Question of the Day

Question Of The Day: Can Chinese Knives Be Any Good?

 

Image: Chris DummKnife enthusiasts seem to have a strong preference for US-made knives over foreign models. This makes perfect sense when it comes to expensive custom-made knives and other pointy objets d’art, because there’s little pride of ownership in just another mass-produced sliver of steel from an automated factory in Guanzhou or Sendai . . .

I get that, and I completely agree. But I’m not sure it makes sense to obsess about the country of origin of utilitarian knives that live in the pocket of a hiking day-pack or the glove-box of a Jeep. If you’ve got a sharp and functional Chinese-made knife, would it cut even more cleanly if it were made in America or Germany instead?

I’ve got American-made knives, and I use Chinese, German, Swiss and Japanese knives as well. In my admittedly-not-vast experience, the ones to worry about are the ones that don’t say where they’re from. (Along with anything from Pakistan, which is often the same thing.)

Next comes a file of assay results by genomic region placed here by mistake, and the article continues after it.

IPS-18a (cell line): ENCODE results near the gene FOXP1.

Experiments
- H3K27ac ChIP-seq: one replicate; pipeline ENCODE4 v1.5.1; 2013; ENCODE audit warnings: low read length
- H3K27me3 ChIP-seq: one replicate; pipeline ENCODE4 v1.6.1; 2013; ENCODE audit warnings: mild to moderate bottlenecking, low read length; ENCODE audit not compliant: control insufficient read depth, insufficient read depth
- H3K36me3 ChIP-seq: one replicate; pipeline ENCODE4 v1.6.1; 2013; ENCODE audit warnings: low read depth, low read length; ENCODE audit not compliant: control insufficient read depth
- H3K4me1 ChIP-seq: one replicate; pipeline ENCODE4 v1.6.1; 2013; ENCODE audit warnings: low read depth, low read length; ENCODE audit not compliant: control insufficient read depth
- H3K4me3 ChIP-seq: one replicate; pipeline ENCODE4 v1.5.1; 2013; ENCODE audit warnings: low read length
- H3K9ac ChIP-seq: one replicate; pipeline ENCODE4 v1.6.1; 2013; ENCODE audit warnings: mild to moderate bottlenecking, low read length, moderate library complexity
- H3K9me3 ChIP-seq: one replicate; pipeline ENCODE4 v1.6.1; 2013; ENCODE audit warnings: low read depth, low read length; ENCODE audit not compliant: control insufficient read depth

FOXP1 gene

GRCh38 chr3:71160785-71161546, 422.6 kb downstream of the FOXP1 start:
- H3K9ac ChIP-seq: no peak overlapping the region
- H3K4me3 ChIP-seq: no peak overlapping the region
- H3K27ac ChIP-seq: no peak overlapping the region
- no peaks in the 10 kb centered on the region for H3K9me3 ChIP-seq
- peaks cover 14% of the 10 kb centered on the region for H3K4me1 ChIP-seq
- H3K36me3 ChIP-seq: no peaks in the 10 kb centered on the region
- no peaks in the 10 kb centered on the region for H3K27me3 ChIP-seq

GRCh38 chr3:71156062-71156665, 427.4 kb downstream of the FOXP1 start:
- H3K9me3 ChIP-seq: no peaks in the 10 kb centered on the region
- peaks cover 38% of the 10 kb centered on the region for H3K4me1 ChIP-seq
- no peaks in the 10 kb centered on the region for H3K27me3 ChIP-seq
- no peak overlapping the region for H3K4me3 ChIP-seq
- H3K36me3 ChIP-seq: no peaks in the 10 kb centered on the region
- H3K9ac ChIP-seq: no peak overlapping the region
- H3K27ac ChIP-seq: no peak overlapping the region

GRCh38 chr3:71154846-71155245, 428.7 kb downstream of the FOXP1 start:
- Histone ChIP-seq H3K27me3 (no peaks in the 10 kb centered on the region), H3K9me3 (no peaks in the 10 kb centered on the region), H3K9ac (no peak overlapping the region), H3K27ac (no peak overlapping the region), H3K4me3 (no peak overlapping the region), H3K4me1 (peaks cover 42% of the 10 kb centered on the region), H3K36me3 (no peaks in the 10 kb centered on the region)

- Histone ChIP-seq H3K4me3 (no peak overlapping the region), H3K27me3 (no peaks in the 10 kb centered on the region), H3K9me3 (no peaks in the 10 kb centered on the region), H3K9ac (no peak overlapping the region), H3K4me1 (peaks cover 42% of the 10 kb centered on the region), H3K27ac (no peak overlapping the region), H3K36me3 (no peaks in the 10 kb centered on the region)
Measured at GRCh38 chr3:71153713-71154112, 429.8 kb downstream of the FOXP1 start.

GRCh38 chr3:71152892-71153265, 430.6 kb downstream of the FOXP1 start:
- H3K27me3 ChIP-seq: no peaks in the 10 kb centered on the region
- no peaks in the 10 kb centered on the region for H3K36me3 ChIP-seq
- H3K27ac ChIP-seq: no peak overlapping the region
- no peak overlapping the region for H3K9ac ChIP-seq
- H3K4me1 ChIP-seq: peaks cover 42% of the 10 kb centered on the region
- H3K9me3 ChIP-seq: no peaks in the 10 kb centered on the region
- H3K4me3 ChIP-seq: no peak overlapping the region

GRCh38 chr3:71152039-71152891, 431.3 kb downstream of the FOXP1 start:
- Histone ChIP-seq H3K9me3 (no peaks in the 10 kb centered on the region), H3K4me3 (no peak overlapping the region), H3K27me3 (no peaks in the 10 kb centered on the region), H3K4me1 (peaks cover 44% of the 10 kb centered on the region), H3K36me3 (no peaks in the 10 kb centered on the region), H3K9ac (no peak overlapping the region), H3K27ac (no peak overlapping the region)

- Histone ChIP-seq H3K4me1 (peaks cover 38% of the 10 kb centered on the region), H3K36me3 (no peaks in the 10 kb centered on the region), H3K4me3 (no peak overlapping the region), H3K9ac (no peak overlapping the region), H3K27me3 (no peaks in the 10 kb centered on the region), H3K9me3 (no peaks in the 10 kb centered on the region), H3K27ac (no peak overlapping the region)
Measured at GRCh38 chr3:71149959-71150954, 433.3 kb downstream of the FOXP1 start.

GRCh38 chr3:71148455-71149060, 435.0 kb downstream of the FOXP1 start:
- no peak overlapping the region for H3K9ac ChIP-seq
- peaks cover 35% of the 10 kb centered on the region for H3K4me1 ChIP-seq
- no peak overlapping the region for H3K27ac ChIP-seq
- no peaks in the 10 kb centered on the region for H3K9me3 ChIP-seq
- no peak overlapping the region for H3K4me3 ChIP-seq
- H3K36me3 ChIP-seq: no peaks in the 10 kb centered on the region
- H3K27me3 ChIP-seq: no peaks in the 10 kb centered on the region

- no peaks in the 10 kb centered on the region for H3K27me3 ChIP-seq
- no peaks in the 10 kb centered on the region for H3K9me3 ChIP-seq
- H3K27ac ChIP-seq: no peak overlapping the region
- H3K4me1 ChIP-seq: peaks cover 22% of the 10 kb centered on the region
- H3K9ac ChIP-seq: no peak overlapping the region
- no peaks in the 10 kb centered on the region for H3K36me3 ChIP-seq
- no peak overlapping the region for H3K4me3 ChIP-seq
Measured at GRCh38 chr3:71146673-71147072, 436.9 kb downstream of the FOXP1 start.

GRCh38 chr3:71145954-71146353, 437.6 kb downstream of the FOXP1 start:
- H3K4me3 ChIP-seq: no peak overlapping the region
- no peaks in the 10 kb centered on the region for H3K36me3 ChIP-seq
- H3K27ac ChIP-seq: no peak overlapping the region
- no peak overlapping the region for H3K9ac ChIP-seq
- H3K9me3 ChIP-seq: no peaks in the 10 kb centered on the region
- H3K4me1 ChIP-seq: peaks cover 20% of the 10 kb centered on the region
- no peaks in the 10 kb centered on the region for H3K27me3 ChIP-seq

Discussion

27 responses to ‘Question Of The Day: Can Chinese Knives Be Any Good?

  1. I have several tacticool “bazo fine knife” blades which I carry for defense. It is no SOG or Benchmade but it looks scary enough to de-motivate an unruly person. Heck, they might even cut through skin if used properly. They’re also cheap enough (6-9 dollars) that I wouldn’t mind losing one or having it confiscated in a “weapon-free” zones.

    OTOH, they’re too flimsy for field work or camping use IMO. Not even the knock-off chinese KA-BAR I bought in Chinatown is up to the task. Better stick with good quality name-brand blades.

  2. I have a Chinese made Kershaw that has lived in my pocket for over a year now. I’ve never sharpened it and, despite a lot of hard use, it’s still razor sharp. The fit and finish is not quite as good as some of my American made knives but for an all around EDC it’s excellent.